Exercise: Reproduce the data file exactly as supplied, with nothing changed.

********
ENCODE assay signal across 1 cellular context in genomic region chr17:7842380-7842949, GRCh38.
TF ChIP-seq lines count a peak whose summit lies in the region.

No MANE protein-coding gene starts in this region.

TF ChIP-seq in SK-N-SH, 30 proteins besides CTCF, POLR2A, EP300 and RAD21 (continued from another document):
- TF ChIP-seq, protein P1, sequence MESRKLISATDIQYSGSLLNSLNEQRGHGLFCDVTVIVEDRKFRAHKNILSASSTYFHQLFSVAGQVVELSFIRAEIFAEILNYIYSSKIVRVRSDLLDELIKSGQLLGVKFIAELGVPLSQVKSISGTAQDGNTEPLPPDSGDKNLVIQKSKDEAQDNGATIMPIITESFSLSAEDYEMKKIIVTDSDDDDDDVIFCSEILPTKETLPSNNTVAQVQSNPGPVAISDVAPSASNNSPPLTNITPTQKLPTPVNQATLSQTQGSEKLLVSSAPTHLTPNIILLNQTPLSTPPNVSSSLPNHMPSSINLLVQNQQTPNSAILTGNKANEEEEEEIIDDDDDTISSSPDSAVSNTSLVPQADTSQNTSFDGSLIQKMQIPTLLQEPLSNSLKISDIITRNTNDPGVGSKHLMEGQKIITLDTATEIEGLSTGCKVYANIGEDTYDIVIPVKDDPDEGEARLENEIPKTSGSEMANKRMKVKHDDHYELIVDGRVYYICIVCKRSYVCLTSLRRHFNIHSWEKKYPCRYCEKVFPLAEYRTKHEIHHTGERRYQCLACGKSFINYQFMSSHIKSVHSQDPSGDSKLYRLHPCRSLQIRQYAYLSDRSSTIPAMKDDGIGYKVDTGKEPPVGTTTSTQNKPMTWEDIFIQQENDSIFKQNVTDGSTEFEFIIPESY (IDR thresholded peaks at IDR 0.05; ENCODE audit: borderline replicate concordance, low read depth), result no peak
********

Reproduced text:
ENCODE assay signal across 1 cellular context in genomic region chr17:7842380-7842949, GRCh38.
TF ChIP-seq lines count a peak whose summit lies in the region.

No MANE protein-coding gene starts in this region.

TF ChIP-seq in SK-N-SH, 30 proteins besides CTCF, POLR2A, EP300 and RAD21 (continued from another document):
- TF ChIP-seq, protein P1, sequence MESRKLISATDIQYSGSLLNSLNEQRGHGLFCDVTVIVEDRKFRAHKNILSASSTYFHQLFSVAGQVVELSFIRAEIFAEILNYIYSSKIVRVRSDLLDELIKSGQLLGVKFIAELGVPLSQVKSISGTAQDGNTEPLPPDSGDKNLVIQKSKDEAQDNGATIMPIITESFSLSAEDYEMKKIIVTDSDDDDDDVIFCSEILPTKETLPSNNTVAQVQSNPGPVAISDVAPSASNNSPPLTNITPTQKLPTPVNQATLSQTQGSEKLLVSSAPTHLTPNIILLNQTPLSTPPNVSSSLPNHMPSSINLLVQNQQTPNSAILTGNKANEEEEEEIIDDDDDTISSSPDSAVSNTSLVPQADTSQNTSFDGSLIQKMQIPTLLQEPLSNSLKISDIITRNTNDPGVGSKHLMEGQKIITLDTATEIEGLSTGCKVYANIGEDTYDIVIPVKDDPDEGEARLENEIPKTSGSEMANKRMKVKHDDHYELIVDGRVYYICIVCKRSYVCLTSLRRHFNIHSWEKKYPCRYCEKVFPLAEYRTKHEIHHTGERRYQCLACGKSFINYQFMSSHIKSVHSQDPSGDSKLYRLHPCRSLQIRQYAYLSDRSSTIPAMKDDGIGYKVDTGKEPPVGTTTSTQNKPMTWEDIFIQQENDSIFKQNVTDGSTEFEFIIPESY (IDR thresholded peaks at IDR 0.05; ENCODE audit: borderline replicate concordance, low read depth), result no peak